Most Zimbabwean children begin Grade 1 during the year in which they turn six, with a smaller number beginning either during their fifth or seventh year. In urban areas the medium of instruction is purely English, with Shona or Ndebele taught as a subject; in rural schools students begin learning in their mother tongue, but transition to all reading and writing in English by Grade 3. Curriculum is nationalized with prescribed textbooks all in English. The seven years of primary schooling culminate in four nationally-set Grade 7 examinations in Mathematics, English, Shona or Ndebele and Content, which is a combination of sciences and social sciences.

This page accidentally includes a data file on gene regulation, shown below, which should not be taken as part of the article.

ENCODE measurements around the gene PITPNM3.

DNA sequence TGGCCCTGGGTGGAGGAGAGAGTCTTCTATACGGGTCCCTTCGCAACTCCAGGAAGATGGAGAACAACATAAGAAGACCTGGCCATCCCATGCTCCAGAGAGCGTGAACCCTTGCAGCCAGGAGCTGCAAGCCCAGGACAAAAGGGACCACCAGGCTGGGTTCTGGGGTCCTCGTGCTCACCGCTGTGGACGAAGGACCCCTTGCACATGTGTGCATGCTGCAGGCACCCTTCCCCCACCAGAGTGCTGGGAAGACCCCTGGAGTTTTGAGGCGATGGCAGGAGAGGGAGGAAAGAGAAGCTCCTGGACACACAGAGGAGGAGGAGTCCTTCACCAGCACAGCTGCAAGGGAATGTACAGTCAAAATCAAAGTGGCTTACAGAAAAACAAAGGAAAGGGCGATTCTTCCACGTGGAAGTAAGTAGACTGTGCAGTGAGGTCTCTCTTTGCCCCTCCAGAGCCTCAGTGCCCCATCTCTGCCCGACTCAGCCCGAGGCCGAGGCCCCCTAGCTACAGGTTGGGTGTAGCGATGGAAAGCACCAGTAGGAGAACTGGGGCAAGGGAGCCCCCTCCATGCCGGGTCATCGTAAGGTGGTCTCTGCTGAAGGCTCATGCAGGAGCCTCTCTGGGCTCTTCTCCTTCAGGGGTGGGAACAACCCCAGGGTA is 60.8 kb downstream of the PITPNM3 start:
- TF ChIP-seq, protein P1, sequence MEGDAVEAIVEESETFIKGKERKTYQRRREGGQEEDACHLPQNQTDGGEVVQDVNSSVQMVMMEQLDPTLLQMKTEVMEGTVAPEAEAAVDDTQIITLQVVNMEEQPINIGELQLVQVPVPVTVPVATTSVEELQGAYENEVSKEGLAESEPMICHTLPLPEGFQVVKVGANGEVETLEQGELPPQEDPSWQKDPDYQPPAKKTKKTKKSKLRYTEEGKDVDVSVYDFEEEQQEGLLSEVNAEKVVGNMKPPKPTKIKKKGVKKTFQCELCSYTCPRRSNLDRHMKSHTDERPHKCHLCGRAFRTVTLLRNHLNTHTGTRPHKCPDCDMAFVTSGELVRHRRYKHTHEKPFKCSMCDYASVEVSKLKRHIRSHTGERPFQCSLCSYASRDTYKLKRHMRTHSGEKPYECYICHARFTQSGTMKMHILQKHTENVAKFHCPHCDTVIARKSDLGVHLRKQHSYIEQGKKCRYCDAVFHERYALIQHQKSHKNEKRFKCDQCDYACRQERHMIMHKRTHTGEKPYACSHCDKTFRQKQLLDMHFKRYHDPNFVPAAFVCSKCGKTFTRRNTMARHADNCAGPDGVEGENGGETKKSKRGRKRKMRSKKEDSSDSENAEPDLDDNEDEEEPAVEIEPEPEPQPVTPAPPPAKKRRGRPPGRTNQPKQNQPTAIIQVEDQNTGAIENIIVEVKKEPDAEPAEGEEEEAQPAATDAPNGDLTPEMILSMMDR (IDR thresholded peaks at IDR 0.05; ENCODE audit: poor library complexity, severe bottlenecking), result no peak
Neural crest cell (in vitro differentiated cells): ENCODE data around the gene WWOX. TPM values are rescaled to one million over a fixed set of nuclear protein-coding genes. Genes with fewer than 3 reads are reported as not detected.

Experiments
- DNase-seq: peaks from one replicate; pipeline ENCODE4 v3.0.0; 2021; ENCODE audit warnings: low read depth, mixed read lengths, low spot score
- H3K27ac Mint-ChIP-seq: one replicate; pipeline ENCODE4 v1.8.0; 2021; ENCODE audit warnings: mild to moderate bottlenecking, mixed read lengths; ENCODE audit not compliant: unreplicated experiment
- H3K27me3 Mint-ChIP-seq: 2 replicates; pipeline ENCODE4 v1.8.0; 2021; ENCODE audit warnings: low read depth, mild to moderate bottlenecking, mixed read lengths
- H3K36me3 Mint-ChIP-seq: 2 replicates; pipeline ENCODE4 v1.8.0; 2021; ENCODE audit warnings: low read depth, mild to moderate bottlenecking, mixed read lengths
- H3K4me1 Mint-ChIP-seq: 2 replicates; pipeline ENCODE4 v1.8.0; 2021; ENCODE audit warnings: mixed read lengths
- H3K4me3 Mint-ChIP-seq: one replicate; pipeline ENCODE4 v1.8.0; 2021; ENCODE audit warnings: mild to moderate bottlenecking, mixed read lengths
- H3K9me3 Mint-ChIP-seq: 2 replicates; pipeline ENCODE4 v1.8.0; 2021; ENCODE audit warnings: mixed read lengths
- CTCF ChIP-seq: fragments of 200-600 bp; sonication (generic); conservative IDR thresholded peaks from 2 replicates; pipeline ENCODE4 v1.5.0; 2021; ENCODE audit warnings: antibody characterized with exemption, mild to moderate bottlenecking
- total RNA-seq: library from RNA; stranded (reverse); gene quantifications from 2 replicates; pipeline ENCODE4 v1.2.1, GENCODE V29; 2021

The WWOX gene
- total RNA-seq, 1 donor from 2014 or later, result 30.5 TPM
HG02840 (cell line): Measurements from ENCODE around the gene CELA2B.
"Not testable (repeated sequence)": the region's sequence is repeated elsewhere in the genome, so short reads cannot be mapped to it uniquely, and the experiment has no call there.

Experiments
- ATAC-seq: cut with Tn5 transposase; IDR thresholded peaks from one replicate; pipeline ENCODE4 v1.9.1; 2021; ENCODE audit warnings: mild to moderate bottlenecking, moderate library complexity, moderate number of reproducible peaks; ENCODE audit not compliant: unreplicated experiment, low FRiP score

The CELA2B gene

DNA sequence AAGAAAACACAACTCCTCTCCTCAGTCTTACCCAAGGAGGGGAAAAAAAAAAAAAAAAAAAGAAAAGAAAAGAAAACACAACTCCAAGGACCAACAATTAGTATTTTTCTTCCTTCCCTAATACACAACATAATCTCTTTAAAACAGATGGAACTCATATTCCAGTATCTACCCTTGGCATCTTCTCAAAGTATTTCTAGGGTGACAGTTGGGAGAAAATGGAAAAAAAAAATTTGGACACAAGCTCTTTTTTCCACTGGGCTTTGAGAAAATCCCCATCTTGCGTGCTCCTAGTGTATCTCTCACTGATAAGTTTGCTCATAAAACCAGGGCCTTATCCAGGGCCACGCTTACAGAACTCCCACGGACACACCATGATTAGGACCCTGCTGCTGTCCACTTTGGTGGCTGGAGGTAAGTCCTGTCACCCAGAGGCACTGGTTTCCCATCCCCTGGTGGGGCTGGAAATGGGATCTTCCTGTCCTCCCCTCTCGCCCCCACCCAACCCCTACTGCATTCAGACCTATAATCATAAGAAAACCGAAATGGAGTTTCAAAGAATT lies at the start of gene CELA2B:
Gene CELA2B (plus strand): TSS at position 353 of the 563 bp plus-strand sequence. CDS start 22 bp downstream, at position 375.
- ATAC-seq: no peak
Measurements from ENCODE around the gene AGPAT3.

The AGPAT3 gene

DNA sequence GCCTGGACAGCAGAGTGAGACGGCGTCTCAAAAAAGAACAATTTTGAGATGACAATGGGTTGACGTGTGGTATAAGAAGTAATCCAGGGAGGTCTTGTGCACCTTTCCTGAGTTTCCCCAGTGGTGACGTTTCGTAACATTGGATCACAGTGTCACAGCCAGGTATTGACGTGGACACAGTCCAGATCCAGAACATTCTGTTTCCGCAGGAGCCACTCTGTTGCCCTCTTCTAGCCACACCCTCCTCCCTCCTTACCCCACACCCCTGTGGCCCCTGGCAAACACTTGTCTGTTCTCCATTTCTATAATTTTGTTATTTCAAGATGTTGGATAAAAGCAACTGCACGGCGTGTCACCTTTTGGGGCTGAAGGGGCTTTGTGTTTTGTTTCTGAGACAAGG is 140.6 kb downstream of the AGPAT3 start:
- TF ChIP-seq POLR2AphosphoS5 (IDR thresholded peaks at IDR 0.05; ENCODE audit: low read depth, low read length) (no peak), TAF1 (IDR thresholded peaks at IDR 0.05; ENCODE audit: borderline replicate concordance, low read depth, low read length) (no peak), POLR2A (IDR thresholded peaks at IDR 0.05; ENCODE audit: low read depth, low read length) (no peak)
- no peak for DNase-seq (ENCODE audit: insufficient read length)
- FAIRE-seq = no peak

Secondary School: Forms 1- 6
Students entering Form I, usually aged 12-13, compete for places in the private and mission day and boarding schools based on their Grade 7 examination results, as well as school-based interviews and placement tests. Government schools take students by zone and then allot the rest of the places to those with the best qualifications. Secondary School consists of three levels: ZJC (Zimbabwe Junior Certificate) which includes Forms I and II; “O” level which includes Forms III and IV; and “A” level which includes Forms V and VI. The ZJC Core Curriculum (equivalent to Grades 8-9) consists of 8 subjects: English, Shona or Ndebele, Mathematics, Science, History, Geography, Bible Knowledge, and a Practical Subject (ie Food and Nutrition, Fashion and Fabrics, Woodwork, Agriculture, Metalwork, Technical Drawing, etc.) Zimbabwe phased out the ZJC examinations in 2001, but has maintained the same curricular framework for general Form 1 and 2 education and plan to renew this set of examinations at the end of Form 2 education in 2008.